Why Study Prints Now, Redux

In 1987, during the fall semester of my first year in a settled teaching job, I went to Lawrence, Kansas, for a conference in honor of the “Little Masters” exhibition curated by Stephen Goddard, and there I was introduced to Peter Parshall. As an academic working on Renaissance prints, I remember feeling slightly bothered as all my research interests were in limbo while the world waited for Parshall’s promised book to solidify the foundations of the field (The Renaissance Print 1470–1550, co-authored with David Landau, was still seven interminable, Biblical years off). My ample compensation was meeting an art historian who was deft, kindly, challenging and widely knowledgeable as an interlocutor, a person who found the world amusing and distressing by turn and who avoided the egomania that can run in our profession. I suppose I am not alone in having thought, if only this person had been my dissertation advisor! I have treasured the opportunities to learn from Peter and to share bemusements and delights ever since. Much of what follows may be considered the fruit of our conversations over what is now, astonishingly, close to 30 years. Tempus fugit.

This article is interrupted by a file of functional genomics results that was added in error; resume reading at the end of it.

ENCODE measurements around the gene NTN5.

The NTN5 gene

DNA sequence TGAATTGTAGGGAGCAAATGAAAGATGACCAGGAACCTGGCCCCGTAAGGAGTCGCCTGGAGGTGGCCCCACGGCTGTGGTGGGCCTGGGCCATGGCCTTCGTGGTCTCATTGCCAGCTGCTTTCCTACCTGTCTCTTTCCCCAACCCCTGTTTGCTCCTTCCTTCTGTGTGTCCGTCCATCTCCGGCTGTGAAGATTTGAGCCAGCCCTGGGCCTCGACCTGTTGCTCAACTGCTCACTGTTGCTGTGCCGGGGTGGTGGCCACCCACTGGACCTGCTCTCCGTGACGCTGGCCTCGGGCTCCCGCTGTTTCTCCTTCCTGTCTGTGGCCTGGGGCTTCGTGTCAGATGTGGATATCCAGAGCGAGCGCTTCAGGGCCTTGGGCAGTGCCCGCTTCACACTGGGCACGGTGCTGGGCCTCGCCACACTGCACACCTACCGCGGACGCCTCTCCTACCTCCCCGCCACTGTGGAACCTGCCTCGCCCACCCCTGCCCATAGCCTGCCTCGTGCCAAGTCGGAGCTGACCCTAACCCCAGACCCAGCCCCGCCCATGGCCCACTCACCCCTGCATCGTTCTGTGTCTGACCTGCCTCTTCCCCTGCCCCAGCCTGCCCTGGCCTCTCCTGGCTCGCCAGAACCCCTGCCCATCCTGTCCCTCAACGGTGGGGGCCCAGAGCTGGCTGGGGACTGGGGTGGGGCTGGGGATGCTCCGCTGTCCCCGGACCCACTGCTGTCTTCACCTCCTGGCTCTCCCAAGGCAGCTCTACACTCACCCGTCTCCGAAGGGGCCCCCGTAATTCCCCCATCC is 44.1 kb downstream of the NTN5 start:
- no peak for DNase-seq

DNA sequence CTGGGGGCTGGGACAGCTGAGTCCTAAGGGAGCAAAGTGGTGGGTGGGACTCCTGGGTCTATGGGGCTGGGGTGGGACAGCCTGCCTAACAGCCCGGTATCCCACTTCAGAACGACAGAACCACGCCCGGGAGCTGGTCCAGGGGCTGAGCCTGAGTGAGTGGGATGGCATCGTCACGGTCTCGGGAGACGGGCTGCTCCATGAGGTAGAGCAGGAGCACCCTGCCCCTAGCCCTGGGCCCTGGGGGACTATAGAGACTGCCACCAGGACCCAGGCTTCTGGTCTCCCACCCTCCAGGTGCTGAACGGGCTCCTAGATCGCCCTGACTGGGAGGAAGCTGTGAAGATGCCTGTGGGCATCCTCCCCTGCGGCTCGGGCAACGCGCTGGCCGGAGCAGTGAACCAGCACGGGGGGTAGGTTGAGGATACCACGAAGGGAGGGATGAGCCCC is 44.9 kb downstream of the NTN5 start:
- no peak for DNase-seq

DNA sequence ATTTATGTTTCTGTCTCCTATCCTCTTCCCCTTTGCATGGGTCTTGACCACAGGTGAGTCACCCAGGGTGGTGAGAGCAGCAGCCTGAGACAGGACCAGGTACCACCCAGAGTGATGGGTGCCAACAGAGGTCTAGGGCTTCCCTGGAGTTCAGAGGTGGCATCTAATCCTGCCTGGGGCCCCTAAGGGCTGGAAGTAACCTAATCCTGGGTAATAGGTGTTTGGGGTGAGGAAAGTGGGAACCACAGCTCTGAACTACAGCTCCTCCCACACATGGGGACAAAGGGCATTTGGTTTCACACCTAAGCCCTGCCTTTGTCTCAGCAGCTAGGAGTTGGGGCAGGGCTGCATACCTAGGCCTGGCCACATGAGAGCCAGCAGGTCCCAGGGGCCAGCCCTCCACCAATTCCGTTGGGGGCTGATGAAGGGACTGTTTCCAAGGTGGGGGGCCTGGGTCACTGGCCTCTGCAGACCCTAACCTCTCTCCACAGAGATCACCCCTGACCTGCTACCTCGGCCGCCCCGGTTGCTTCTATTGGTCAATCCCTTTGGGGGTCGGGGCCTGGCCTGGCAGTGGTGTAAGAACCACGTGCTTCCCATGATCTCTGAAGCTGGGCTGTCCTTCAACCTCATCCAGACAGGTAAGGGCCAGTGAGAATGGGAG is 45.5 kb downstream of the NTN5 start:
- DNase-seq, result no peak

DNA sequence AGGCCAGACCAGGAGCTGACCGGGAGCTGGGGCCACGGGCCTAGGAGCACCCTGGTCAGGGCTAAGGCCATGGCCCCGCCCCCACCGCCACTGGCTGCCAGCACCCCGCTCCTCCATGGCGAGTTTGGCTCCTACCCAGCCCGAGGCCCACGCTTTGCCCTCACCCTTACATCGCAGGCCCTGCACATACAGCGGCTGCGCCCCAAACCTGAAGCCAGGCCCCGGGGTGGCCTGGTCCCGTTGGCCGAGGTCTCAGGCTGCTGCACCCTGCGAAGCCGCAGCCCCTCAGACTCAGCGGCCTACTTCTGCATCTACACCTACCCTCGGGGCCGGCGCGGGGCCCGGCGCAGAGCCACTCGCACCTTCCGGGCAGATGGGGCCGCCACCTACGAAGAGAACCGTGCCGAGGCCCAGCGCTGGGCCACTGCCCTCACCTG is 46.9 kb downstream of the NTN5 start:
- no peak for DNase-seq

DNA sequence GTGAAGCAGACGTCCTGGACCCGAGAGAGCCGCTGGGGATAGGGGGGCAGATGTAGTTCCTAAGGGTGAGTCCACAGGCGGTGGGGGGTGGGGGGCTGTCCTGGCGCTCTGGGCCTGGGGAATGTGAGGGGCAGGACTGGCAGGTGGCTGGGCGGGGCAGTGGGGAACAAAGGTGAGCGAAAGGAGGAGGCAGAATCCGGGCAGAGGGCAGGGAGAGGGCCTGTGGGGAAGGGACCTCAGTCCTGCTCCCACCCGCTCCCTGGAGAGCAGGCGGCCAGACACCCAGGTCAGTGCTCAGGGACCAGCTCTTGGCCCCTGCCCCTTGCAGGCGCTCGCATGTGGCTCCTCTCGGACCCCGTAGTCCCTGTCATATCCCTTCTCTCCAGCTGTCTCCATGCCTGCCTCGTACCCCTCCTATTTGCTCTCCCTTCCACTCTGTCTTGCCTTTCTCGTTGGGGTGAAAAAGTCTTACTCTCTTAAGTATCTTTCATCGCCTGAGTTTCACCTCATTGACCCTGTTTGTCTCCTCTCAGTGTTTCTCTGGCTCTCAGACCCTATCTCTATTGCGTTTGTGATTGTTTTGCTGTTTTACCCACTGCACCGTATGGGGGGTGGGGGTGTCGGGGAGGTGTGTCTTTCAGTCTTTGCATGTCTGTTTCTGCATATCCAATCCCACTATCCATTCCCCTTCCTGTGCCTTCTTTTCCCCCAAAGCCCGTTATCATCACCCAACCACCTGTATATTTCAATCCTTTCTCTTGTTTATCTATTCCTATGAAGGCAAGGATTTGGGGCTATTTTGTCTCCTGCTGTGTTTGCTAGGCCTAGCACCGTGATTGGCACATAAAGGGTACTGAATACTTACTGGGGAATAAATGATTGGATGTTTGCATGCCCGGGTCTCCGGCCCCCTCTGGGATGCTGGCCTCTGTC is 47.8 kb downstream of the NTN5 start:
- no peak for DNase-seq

Let me begin by confessing that, despite Peter’s warning against Balkanization, I am one of those people who “loves prints” categorically. Prints are Kansas to oil painting’s Oz, and it is possible to prefer Kansas. I love black and white; my brain may simply be wired that way. I would rather not know what shade of lipstick Greta Garbo was wearing; I deplore the need to paint the grass green, as Antonioni did in Blow-Up, to get the right hue. I would prefer to concentrate on the interrelationships of tone, on the degree of focus, on the simplicity of a perfectly drawn line. Black and white can offer us a world of heightened clarity; alternatively, aquatint makes vagueness palpable. A world of grays is not necessarily an unrealistic world: sometimes the world is gray.

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